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February 14, 2017

Professor Links Incidences of Asthma to Unequal Banking Practices in the Mortgage Market

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The distribution of asthma incidences in Chicago — a city of great socio-economic segregation — is strongly correlated with the political economy of mortgage markets, argued Prof. Abigail Sewell, sociology, Emory University, in a lecture last Friday.

“Prior research documents higher rates of asthma among blacks, among people living in areas, children, in particular, in predominantly black neighborhoods, as well as among children living in neighborhoods with the whole host of living conditions known to be associated with asthma, such as poor air quality [and] noxious land,” Sewell said.

However, Sewell’s research goes beyond just health and race and considers the institutional norms and processes that contribute to the ghettoization that places individuals into these disadvantaged communities.

Sewell argued that “institutional structures” such as mortgage markets are “rooted in an ideology of race and occupy a formative role and framework” in access to better health environments.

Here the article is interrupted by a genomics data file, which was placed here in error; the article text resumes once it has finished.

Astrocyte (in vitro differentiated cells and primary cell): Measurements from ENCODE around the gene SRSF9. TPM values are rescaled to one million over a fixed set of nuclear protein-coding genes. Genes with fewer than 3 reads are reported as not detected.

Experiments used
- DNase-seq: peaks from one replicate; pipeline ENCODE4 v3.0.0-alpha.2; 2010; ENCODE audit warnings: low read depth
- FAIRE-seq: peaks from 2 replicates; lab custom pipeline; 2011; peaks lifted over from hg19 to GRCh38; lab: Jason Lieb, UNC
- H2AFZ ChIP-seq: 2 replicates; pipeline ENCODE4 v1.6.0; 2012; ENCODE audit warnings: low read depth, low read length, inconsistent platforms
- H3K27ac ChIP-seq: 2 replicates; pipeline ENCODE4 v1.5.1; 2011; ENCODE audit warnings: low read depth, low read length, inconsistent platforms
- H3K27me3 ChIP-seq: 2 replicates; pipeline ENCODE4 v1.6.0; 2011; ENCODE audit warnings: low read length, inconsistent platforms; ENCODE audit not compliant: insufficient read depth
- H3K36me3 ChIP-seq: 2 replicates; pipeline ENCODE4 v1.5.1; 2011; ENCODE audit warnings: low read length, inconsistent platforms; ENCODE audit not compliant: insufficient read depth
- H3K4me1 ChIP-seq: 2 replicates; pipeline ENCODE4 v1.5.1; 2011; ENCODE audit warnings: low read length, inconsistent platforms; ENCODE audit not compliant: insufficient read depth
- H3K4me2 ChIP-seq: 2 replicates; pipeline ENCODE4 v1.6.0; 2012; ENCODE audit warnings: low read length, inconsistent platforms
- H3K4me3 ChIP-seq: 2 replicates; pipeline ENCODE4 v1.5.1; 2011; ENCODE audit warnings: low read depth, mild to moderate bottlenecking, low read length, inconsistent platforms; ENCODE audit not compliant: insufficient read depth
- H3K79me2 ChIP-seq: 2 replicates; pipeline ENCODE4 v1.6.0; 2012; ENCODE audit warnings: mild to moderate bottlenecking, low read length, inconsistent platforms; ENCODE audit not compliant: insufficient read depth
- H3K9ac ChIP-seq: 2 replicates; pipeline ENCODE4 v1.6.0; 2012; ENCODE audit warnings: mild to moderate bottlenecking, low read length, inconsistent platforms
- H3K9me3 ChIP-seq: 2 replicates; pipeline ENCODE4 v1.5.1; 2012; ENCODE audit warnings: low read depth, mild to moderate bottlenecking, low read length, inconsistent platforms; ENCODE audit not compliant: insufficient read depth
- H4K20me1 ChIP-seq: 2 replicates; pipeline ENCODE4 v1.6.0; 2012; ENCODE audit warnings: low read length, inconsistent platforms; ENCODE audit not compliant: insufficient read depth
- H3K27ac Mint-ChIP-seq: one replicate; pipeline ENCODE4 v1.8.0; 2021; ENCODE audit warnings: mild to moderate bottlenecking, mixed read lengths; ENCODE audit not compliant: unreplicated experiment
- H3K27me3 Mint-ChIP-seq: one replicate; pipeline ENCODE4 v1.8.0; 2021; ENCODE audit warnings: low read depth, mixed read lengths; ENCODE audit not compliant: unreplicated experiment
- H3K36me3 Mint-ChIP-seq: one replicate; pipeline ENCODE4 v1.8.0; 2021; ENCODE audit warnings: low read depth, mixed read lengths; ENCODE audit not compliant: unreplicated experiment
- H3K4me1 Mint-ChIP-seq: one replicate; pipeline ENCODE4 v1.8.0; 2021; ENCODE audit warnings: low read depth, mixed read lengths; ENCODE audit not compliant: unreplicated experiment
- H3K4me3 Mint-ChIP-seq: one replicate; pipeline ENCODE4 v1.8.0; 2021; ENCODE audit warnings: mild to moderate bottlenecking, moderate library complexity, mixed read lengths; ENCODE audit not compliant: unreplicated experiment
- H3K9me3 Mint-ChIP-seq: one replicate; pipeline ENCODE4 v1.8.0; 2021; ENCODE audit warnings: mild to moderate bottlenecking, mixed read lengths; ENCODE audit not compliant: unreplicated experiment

“Blacks in particular are more likely to be in neighborhoods that are institutionally disadvantageous, however you look at it — high denial rates, less likely to be in neighborhoods where whites are more likely to get access to,” Sewell said.

The results of these unequal banking practices are discrimination and inequality in access, according to Sewell.

“The assumption has been that when minorities don’t get access to the goods of the mortgage market that this is bad for health,” Sewell said. “We need sustainable access — however, not all inclusion is inclusion.”

3 thoughts on “Professor Links Incidences of Asthma to Unequal Banking Practices in the Mortgage Market

  1. Pingback: Professor Links Incidences of Asthma to Unequal Banking Practices in the Mortgage Market – Cornell University The Cornell Daily Sun | ACoverage

  2. Did she compare to “white” workers working in coal mines of West Virginia?

    Give me a break … trying to tie this to mortgage practices. Does she have any idea how mortgages are approved?

    What a waste of intellectual capital.

  3. This design is steller! You obviously know how to keep a reader entertained. Between your wit and your videos, I was almost moved to start my own blog (well, almost…HaHa!) Wonderful job. I really loved what you had to say, and more than that, how you presented it. Too cool!

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